This research is a part of the Numerical Tokamak Project, a national consortium of efforts to create predictive numerical simulations of fluid plasma turbulence in tokamak fusion experiments using the most powerful supercomputers in the world. Major progress has been made in fusion research, as demonstrated by the recent production of 10 megawatts of fusion power in the Princeton Tokamak Fusion Test Reactor (TFTR). However, much research is still needed before fusion can be a commercially successful electricity source. High-performance computing will play a profoundly important role in designing these machines. Realistic simulations are an important component of this research. The mission of this work is to use massively parallel computers to simulate the behavior of tokamak plasma and represent the results of the simulation for scientific visualization and diagnosis. These simulations have begun to produce results that are encouragingly close to present experiments. As this trend continues and as current models evolve, the simulations will provide an increasingly valuable tool for optimizing the design of future tokamaks, potentially reducing their cost and increasing the certainty of meeting their objectives.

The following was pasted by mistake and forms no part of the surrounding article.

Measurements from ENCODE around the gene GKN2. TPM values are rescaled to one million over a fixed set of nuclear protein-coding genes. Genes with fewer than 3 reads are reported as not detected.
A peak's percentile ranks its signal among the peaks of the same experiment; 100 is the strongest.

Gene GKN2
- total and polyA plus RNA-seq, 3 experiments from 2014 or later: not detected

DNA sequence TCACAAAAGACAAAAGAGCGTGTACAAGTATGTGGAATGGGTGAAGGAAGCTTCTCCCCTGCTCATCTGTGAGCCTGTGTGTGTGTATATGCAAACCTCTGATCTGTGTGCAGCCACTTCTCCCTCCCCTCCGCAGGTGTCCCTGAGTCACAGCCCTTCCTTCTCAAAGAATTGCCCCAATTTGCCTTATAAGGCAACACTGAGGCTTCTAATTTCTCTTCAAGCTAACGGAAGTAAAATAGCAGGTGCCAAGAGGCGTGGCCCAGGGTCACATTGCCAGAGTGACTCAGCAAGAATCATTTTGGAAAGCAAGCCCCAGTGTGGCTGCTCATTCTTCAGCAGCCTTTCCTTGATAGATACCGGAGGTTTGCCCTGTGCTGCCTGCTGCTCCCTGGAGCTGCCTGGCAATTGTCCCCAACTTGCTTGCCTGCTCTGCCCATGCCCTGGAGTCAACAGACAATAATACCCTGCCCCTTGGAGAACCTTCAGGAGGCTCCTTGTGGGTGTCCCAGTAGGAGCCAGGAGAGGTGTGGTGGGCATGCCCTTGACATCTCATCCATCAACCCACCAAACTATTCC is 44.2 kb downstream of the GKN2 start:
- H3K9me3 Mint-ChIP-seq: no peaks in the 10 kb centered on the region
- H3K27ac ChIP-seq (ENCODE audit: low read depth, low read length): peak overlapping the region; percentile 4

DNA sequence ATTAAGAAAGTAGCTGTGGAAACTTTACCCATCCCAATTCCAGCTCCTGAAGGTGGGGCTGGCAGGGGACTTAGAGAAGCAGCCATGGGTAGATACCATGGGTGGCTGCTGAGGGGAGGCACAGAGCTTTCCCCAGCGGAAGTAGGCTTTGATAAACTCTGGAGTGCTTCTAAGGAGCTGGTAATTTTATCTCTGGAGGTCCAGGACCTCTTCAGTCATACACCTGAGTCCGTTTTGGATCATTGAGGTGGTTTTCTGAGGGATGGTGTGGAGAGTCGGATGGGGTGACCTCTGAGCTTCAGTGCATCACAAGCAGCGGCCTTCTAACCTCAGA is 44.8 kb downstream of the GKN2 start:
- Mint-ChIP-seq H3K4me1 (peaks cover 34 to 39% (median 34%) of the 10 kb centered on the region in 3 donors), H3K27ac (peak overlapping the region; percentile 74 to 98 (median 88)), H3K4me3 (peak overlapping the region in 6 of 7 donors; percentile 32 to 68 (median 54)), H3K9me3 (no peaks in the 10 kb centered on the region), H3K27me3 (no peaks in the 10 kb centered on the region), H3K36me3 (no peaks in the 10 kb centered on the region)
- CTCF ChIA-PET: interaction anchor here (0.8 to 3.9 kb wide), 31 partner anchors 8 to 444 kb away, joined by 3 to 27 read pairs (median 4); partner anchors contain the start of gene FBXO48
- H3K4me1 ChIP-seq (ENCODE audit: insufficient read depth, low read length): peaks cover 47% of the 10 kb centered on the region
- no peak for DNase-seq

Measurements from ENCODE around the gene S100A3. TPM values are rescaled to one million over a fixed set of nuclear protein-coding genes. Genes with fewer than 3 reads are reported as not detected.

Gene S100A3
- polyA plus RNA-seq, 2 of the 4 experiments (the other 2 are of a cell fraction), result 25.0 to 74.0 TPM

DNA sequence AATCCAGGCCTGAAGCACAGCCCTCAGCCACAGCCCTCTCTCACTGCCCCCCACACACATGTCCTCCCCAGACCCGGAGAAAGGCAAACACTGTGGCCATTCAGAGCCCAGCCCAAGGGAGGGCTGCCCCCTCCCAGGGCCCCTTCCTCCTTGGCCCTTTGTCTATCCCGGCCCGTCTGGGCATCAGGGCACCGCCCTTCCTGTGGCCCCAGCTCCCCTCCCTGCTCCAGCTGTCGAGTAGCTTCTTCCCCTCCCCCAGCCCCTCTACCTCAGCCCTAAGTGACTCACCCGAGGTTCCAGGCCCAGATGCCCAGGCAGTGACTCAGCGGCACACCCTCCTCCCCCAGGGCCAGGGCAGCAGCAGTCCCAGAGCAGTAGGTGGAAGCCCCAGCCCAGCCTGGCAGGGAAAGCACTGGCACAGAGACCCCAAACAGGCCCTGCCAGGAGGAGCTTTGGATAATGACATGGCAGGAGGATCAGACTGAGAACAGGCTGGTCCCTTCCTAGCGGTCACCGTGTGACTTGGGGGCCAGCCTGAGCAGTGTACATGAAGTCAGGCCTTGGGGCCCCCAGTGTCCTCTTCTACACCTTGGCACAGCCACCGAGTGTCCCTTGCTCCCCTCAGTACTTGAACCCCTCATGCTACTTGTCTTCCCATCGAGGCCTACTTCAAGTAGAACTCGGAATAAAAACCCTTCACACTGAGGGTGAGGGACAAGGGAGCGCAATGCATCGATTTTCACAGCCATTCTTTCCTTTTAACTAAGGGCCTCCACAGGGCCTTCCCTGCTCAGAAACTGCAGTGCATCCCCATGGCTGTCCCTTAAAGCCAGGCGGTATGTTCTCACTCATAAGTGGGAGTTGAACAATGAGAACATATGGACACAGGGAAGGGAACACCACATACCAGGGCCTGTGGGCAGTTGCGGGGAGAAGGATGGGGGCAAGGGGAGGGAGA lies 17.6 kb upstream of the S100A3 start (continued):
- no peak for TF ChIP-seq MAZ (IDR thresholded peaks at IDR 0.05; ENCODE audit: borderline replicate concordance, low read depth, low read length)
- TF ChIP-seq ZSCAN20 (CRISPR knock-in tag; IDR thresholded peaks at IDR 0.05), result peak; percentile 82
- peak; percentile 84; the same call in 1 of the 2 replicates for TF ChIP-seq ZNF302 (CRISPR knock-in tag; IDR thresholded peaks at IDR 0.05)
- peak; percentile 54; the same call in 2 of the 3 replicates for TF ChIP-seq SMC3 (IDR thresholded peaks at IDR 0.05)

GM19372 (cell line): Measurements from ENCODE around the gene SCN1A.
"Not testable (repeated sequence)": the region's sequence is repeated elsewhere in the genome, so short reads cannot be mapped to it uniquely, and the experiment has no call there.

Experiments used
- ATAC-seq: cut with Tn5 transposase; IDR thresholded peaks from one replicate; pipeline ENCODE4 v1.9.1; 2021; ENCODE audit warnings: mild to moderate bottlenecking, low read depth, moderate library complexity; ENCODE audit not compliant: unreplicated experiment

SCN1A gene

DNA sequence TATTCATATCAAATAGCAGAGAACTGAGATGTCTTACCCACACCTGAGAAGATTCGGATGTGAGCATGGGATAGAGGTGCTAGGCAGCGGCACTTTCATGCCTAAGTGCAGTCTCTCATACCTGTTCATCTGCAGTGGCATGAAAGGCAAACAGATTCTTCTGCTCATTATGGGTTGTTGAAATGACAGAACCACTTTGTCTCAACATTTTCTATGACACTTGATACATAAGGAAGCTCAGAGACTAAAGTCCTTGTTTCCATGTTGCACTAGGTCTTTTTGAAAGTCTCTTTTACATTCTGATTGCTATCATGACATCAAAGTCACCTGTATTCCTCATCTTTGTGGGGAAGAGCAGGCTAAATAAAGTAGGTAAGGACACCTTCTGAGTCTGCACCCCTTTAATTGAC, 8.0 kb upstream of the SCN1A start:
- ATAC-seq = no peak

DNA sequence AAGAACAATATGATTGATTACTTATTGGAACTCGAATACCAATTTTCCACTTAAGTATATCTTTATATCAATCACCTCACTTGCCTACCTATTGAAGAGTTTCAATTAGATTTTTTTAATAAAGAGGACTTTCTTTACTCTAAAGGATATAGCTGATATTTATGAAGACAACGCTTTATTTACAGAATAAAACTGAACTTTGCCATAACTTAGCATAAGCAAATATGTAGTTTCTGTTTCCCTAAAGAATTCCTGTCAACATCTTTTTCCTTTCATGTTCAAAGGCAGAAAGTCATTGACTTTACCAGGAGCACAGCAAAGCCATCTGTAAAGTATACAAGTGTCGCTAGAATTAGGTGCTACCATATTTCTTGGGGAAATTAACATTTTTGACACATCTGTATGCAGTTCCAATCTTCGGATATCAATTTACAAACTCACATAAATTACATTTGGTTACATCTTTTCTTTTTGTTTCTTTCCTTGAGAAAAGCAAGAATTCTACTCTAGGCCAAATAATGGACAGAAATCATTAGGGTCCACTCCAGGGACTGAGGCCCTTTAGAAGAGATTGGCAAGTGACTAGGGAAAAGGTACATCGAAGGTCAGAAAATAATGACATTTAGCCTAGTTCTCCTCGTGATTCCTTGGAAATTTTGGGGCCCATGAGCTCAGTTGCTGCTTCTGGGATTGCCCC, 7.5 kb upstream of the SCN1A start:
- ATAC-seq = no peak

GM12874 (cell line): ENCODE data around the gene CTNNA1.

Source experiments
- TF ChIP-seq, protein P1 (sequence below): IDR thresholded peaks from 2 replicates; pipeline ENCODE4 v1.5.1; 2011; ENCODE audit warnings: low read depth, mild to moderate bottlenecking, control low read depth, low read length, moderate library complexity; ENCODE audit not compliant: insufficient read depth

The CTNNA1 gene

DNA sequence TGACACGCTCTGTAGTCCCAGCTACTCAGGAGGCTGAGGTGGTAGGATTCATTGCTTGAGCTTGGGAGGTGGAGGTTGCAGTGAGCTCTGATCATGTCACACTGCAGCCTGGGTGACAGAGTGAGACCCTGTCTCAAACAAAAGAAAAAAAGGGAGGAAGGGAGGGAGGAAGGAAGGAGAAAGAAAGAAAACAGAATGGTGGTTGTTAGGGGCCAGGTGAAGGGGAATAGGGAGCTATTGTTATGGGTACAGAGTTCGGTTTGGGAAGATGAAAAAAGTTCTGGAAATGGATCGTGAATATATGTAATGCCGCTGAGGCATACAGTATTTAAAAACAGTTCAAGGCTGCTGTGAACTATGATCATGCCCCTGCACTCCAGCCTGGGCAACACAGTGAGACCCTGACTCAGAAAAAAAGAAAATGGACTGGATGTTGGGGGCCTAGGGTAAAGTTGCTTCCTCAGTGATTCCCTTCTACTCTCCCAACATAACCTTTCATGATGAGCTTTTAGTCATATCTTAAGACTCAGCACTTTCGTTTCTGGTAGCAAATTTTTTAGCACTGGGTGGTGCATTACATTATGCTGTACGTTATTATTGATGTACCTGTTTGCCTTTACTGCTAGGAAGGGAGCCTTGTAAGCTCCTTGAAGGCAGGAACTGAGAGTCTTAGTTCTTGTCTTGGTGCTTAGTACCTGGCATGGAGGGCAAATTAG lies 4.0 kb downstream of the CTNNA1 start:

|Original language||English (US)|
|Number of pages||17|
|Journal||International Journal of High Performance Computing Applications|
|State||Published - Jun 1 1996|
ASJC Scopus subject areas
- Theoretical Computer Science
- Hardware and Architecture